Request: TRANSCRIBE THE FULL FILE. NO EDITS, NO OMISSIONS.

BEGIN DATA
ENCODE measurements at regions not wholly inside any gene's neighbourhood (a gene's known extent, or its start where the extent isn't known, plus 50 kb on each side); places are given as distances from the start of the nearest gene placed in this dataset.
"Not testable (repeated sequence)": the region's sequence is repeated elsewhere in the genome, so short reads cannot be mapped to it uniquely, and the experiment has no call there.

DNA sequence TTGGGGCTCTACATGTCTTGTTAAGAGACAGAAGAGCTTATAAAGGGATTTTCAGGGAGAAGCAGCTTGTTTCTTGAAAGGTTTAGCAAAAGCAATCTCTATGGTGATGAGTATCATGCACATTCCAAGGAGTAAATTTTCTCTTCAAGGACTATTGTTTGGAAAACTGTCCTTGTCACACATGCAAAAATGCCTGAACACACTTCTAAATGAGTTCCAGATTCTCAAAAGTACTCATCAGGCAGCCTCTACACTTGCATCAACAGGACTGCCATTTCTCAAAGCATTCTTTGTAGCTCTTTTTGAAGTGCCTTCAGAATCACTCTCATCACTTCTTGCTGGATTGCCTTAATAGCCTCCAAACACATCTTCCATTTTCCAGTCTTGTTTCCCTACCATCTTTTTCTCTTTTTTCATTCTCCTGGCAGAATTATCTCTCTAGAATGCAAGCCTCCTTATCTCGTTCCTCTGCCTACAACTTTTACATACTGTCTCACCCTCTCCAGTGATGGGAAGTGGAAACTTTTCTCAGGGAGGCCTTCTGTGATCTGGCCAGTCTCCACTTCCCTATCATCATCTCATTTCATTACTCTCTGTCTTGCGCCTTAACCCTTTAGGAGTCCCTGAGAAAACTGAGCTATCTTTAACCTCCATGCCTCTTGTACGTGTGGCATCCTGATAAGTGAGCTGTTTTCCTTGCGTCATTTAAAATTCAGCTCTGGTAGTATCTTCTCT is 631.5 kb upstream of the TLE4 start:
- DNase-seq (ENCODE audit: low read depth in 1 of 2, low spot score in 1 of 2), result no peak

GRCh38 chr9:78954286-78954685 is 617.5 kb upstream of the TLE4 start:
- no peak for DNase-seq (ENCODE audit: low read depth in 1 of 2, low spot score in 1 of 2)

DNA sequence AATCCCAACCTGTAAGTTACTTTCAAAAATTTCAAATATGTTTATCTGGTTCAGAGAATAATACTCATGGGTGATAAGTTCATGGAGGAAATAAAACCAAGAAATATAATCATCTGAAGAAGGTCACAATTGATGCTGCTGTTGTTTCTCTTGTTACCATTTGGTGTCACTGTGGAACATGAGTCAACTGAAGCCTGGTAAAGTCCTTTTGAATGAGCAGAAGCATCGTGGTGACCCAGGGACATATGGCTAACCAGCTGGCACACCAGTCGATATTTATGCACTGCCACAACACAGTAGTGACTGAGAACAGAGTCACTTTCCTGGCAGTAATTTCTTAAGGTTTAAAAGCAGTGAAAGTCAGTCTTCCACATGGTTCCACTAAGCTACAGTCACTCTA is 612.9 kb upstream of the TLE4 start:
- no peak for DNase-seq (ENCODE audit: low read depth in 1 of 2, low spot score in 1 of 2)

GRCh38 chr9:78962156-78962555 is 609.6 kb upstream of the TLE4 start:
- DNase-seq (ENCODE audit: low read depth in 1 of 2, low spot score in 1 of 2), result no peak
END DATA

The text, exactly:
ENCODE measurements at regions not wholly inside any gene's neighbourhood (a gene's known extent, or its start where the extent isn't known, plus 50 kb on each side); places are given as distances from the start of the nearest gene placed in this dataset.
"Not testable (repeated sequence)": the region's sequence is repeated elsewhere in the genome, so short reads cannot be mapped to it uniquely, and the experiment has no call there.

DNA sequence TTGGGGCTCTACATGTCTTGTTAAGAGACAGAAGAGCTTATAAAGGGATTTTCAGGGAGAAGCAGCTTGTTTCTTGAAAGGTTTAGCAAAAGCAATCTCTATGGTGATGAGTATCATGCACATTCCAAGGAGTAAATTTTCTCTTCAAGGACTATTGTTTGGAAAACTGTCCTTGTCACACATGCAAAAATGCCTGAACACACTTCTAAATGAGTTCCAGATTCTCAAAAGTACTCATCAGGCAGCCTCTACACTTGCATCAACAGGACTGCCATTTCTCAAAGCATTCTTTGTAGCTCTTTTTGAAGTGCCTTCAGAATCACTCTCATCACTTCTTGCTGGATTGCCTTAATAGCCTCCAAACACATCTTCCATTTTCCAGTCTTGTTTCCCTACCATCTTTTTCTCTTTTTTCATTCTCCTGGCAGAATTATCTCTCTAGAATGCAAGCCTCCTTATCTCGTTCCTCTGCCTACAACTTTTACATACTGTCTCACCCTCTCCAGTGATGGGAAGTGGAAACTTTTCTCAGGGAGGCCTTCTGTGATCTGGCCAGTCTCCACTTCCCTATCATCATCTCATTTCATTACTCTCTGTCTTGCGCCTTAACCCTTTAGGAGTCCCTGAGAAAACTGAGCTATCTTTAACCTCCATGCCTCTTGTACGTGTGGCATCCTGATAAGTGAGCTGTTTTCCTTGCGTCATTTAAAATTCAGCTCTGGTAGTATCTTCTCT is 631.5 kb upstream of the TLE4 start:
- DNase-seq (ENCODE audit: low read depth in 1 of 2, low spot score in 1 of 2), result no peak

GRCh38 chr9:78954286-78954685 is 617.5 kb upstream of the TLE4 start:
- no peak for DNase-seq (ENCODE audit: low read depth in 1 of 2, low spot score in 1 of 2)

DNA sequence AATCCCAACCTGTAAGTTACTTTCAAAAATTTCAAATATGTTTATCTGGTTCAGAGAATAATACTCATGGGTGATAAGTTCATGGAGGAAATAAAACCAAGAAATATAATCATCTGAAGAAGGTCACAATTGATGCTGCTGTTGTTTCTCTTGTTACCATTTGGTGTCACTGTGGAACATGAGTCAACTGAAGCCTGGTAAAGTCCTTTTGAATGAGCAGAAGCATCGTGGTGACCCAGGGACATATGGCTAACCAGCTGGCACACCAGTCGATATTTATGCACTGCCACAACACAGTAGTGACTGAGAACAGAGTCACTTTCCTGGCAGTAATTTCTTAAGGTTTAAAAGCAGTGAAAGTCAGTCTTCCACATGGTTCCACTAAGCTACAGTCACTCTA is 612.9 kb upstream of the TLE4 start:
- no peak for DNase-seq (ENCODE audit: low read depth in 1 of 2, low spot score in 1 of 2)

GRCh38 chr9:78962156-78962555 is 609.6 kb upstream of the TLE4 start:
- DNase-seq (ENCODE audit: low read depth in 1 of 2, low spot score in 1 of 2), result no peak